20 for 20: Kayla Taylor, SGS Alum Class of 2014
Kayla Taylor’s love for sports first blossomed while playing soccer and basketball during her middle school years at Seattle Girls’ School. Fast forward to this spring – Kayla graduated from Virginia State University as an accomplished student athlete in NCAA Division 2 volleyball, and she was named valedictorian of VSU’s Spring Class of 2022. We could not be prouder of Kayla, and we can’t wait to see how her future continues to unfold. Read our conversation with Kayla in the latest 20 Stories for 20 Years series.
What was your experience like at Seattle Girls’ School? What comes to mind when you think back on that time?
The biggest thing that comes to mind is the instilled confidence. Middle school-aged girls are 11 to 14 years old, and the things that we were trusted to do at SGS really speaks to the mission of the school. Like the Mission to Mars project in the eighth grade, and the trips to Mexico and D.C. – these experiences instilled a lot of confidence in us. Middle school age for young women – it’s like one route or the other. It’s so easy to become small at that age, and SGS encouraged us to keep that confidence and reminded us that we can do anything we want.
How does SGS do that? What’s their special sauce?
It happens in a variety of ways. From learning Spanish starting in the first year, to taking big trips together, or the dissections we did of baby pigs – we really got to put our hands in so many different areas. And then in the smaller ways, like our weekly school meetings and getting to present to the school and share about ourselves and out lives. You become really confident.
How was the experience of being in an all-girls school environment for middle school?
When I look back, I am glad it went that way. I am glad I had those three years of middle school in an all-girls environment before moving on to a co-ed high school. For me personally, I learned important things about myself during middle school, and then I could branch off and go into this larger environment with a variety of different people. And I really liked that.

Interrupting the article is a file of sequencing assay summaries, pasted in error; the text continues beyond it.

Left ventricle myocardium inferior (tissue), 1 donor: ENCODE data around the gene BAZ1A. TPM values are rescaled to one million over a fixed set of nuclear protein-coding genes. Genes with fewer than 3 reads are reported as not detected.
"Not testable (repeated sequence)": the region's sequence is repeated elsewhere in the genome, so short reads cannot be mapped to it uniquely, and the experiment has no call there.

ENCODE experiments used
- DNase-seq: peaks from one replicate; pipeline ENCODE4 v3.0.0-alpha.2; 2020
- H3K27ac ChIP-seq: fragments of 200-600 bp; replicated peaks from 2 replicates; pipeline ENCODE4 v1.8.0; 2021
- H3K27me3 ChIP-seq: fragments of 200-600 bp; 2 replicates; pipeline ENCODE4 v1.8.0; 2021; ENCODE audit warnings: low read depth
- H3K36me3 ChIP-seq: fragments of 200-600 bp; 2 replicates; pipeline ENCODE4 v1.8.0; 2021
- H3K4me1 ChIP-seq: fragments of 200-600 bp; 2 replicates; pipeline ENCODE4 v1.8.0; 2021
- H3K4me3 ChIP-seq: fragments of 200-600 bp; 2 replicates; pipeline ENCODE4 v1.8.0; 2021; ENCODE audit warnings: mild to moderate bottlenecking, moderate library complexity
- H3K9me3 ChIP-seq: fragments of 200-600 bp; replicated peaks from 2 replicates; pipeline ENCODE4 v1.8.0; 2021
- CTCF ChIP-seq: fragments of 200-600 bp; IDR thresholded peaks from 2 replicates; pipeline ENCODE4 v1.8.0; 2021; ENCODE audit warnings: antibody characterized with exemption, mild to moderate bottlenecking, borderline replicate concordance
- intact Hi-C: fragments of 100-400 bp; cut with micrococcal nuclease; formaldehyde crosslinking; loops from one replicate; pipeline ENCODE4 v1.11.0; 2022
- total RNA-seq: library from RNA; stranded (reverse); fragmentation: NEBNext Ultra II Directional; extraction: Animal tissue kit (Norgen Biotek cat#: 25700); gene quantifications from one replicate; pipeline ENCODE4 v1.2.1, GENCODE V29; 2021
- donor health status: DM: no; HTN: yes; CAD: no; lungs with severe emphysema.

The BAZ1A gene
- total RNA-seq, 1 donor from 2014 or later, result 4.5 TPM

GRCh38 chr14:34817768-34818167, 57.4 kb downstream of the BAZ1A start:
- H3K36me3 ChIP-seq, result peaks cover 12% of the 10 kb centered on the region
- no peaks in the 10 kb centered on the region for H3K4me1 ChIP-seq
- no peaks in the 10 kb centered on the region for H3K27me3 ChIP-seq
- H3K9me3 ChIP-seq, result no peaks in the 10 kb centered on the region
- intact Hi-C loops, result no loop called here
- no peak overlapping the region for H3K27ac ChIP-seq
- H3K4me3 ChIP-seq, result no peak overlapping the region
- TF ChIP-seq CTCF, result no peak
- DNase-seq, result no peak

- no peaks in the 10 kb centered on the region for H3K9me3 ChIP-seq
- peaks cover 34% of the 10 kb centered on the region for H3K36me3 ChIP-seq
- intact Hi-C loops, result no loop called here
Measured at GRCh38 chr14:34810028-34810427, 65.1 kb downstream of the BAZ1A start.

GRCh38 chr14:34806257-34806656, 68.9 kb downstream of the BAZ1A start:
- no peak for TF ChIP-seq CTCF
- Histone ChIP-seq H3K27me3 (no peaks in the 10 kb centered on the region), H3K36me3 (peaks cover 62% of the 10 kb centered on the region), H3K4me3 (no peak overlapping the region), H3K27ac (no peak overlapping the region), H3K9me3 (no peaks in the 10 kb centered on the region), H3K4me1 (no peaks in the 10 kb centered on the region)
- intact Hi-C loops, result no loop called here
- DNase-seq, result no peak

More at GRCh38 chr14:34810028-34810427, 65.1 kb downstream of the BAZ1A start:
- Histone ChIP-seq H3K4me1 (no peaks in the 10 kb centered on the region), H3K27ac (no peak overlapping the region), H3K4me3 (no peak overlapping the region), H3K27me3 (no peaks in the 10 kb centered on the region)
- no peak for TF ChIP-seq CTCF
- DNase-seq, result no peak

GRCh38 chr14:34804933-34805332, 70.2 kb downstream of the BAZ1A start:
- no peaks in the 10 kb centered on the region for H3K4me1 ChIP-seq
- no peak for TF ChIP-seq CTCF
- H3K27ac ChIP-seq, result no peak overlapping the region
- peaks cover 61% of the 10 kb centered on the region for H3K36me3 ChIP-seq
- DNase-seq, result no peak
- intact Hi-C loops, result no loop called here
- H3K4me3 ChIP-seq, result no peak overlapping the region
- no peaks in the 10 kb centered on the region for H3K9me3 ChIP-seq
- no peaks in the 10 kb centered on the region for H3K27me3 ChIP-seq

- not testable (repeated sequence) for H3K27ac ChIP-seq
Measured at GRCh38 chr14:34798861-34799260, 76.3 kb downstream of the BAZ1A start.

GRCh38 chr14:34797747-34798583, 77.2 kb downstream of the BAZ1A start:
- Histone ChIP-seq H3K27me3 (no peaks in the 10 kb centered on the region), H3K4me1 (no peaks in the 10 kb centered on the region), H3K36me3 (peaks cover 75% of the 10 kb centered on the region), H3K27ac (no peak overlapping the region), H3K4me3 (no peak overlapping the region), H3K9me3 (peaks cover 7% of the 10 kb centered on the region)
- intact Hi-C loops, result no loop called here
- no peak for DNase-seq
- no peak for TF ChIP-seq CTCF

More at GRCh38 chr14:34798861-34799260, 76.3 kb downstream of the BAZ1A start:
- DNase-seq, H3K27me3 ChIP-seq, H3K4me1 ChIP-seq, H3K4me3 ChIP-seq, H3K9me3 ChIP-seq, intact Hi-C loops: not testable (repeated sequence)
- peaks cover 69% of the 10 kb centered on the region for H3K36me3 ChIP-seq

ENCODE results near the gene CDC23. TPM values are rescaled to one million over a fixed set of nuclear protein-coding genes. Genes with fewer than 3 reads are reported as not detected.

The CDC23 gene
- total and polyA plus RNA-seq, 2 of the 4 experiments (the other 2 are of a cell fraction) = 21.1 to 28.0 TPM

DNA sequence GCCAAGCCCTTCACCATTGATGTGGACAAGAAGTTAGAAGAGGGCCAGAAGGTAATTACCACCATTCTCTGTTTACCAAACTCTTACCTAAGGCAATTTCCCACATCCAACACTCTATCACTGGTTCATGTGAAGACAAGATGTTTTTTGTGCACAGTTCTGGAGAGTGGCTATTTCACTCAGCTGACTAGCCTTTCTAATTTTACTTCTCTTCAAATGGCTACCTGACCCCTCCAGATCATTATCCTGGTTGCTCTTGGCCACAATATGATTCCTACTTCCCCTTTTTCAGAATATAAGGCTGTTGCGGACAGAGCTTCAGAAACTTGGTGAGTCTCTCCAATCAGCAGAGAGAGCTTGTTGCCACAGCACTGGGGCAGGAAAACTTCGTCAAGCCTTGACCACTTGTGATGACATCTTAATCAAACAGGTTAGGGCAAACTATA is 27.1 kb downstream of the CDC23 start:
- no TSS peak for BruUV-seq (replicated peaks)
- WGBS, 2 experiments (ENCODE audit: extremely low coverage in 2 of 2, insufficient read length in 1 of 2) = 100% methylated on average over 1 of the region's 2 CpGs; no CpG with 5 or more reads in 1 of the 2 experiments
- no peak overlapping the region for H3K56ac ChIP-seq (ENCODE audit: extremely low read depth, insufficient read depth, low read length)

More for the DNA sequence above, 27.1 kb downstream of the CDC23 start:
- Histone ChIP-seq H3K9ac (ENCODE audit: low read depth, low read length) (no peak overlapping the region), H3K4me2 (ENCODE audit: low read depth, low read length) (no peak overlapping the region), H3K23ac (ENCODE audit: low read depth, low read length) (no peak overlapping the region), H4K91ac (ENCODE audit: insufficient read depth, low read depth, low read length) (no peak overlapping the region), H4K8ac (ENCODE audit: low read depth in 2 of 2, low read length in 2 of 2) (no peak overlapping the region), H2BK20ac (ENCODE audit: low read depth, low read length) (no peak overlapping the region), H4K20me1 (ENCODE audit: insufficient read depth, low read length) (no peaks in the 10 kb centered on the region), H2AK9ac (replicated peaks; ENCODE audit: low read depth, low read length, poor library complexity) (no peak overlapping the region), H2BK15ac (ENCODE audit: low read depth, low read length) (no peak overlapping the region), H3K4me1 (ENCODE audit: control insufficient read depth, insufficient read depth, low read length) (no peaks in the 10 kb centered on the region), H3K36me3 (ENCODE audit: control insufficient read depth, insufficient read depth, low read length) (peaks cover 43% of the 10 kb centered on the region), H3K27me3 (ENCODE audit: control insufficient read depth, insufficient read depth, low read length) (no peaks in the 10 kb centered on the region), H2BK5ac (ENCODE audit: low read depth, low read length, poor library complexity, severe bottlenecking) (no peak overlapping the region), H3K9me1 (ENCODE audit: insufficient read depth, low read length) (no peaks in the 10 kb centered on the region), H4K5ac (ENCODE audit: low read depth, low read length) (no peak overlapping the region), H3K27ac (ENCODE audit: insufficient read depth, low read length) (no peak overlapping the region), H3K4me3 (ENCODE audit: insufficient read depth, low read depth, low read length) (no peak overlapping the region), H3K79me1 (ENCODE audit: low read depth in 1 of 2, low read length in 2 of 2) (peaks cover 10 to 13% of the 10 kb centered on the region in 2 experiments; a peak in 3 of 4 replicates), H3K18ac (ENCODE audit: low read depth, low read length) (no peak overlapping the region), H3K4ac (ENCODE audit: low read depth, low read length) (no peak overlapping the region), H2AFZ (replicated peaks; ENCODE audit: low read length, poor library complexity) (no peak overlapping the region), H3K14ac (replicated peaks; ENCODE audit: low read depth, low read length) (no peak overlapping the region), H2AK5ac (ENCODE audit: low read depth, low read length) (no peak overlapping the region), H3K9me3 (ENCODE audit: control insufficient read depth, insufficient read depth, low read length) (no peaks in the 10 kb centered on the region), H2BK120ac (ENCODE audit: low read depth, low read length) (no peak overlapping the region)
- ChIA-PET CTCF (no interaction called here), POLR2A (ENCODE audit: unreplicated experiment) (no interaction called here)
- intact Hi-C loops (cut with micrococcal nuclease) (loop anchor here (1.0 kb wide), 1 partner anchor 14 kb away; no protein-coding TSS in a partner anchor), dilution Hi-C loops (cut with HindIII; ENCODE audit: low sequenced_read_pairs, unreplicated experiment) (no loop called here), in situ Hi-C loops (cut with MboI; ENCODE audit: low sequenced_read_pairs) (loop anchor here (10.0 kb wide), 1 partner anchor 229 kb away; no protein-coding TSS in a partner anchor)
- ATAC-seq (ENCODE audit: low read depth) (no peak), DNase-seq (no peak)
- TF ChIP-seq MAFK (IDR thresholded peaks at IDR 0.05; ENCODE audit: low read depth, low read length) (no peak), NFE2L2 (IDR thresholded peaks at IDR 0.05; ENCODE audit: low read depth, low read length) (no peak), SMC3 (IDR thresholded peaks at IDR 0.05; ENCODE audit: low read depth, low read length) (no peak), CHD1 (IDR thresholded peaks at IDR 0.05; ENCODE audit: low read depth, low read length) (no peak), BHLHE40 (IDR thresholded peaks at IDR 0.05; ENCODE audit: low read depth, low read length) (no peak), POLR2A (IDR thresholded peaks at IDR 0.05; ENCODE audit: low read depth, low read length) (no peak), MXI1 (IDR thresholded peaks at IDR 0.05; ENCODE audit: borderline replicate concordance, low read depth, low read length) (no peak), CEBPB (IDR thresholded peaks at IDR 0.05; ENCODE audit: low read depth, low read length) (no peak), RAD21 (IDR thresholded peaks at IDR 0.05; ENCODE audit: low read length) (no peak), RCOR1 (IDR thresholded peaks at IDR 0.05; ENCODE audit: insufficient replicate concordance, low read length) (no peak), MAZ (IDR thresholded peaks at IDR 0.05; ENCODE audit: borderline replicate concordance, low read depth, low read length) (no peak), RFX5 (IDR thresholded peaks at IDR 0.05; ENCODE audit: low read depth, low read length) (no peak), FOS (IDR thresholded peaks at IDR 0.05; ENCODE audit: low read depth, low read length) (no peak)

The unit of the school – the small class sizes – it makes it easier to be confident and be more open so that when I moved forward to go into a big public high school, I carried on that confidence.
Sports play a big role in your life. Can you talk more about the athletic program at SGS?
I really enjoyed it. I was not the athletic type before middle school. I tried as a young kid, but I was more the type to run away from athletics. Middle school is where I really fell in love with sports. Of course, to this day, sports are a big part of my life. After graduation, while I might not pursue sports as a player, I do hope to pursue sports broadcasting as a career.
At SGS I played soccer and basketball, and the leadership and dedication that you learn from early sports experiences is so important. I really appreciated those athletic opportunities at SGS because if I didn’t pursue sports at that time, I don’t know if I would be where I am at with sports today. Maybe I would have gotten into them in high school, but it’s hard to say.
What are you up to now? What are your current interests and passions?
I just graduated from Virginia State University where I was a mass communications major. I was a student athlete on the volleyball team, and I graduated as valedictorian of my class. During the COVID-19 pandemic years of college, I returned home to Portland, Oregon for remote learning for about a year and a half, and during that time I interned with a tech company called OpenSesame. Following graduation, I will be taking on a full-time position with that company.
I have a passion for media communications, and, of course, a love for sports. I hope to intertwine the two and pursue sports broadcasting in the future. It was during my years at SGS where I fell in love with sports, which has carried on to this day.
As SGS finishes its 20th year, what are your hopes and aspirations for the school and its next 20 years?
I hope the school can accomplish all that they plan to accomplish. SGS has been a positive impact for many. I hope they can continue to shape the lives of young girls at this very pivotal age. Especially for young Black women like myself.
Do you have any advice for future students? How can they make the most out of their time at SGS?
Just have fun. There are a lot of opportunities and experiences that you’re not going to get at a traditional middle school, so take advantage of them. Enjoy these years. Be yourself – you’ll learn a lot about yourself. The adults in your life want what is best for you. Know that there is always a bigger picture, so work hard and have fun.